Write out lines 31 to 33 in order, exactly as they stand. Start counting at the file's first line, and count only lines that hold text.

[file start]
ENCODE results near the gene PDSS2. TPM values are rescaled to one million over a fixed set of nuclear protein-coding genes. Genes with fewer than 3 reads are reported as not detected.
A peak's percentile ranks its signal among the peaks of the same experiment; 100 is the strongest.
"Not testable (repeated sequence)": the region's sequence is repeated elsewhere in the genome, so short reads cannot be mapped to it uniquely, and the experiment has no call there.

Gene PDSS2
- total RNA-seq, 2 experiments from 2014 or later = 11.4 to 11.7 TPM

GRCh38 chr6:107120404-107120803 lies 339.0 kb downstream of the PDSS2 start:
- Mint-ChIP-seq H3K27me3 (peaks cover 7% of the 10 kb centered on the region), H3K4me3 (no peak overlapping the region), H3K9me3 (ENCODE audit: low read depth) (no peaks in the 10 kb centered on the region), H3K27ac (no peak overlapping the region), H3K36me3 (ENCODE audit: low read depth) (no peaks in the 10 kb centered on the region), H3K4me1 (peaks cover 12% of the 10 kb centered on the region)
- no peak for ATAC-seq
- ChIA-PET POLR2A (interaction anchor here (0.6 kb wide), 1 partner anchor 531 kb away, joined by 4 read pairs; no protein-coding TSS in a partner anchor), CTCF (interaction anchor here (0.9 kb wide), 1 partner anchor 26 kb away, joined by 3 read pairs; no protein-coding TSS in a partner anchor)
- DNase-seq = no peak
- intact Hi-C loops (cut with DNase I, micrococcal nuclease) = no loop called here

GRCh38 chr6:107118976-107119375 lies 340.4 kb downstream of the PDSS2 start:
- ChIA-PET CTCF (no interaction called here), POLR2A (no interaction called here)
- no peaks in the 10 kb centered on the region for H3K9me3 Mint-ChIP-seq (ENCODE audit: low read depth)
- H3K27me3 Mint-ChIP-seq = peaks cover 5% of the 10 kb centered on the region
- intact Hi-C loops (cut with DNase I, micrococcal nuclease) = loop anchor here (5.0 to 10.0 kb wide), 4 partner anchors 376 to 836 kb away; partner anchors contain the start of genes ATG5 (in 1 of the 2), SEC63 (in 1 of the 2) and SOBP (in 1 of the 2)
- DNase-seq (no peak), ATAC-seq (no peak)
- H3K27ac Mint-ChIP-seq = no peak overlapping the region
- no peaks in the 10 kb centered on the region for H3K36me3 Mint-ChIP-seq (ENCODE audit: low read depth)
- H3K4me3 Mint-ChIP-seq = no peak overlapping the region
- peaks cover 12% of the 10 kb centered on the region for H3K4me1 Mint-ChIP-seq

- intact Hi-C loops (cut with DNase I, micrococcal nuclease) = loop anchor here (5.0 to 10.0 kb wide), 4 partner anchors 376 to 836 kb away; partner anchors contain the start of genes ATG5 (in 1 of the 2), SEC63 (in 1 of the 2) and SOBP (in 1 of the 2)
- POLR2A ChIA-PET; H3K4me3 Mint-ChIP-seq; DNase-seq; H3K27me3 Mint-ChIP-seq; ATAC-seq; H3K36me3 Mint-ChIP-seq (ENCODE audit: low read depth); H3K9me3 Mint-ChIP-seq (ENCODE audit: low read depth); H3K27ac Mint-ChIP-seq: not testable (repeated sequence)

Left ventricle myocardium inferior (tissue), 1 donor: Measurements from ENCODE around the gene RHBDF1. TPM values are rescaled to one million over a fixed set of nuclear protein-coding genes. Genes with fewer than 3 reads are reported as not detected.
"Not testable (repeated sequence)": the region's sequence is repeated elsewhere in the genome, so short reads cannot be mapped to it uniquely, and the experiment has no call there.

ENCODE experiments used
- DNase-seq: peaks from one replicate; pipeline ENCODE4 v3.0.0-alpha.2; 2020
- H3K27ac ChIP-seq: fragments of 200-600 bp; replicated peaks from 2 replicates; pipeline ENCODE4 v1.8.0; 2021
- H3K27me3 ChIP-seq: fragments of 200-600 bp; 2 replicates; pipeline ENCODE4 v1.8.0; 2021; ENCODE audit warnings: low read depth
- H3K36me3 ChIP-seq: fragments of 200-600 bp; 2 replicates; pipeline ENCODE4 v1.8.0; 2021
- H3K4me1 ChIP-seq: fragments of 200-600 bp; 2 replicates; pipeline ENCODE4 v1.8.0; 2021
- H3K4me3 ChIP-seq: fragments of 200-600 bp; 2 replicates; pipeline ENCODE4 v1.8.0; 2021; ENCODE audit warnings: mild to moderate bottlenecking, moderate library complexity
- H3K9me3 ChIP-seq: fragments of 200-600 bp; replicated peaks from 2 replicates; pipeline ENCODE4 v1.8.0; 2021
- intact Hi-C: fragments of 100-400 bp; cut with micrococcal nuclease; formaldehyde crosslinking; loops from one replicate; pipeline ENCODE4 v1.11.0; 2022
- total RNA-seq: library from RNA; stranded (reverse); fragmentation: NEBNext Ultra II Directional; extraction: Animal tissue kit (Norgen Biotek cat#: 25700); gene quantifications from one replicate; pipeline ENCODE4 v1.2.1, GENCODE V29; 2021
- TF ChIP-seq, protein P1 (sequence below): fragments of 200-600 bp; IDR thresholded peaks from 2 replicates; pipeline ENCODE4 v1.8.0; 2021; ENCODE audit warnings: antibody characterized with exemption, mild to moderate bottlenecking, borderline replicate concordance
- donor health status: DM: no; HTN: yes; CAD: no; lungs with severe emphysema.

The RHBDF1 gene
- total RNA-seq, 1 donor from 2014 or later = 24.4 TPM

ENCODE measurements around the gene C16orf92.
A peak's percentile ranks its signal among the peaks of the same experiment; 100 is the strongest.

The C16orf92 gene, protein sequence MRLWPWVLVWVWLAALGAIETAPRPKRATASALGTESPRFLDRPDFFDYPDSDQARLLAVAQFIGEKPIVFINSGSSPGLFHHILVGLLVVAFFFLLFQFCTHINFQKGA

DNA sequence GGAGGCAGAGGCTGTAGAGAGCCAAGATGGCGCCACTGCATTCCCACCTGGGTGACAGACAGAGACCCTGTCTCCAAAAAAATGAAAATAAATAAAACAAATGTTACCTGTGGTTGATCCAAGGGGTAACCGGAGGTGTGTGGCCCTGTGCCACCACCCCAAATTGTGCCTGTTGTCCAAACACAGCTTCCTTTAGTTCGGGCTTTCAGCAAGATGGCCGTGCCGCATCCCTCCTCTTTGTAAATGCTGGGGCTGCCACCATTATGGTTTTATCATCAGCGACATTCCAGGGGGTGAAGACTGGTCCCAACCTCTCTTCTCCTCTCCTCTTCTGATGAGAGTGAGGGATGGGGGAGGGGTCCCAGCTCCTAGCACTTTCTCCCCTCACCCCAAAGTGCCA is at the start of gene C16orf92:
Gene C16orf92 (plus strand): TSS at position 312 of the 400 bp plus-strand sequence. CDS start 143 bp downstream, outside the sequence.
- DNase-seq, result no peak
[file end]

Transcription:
- H3K4me1 ChIP-seq: fragments of 200-600 bp; 2 replicates; pipeline ENCODE4 v1.8.0; 2021
- H3K4me3 ChIP-seq: fragments of 200-600 bp; 2 replicates; pipeline ENCODE4 v1.8.0; 2021; ENCODE audit warnings: mild to moderate bottlenecking, moderate library complexity
- H3K9me3 ChIP-seq: fragments of 200-600 bp; replicated peaks from 2 replicates; pipeline ENCODE4 v1.8.0; 2021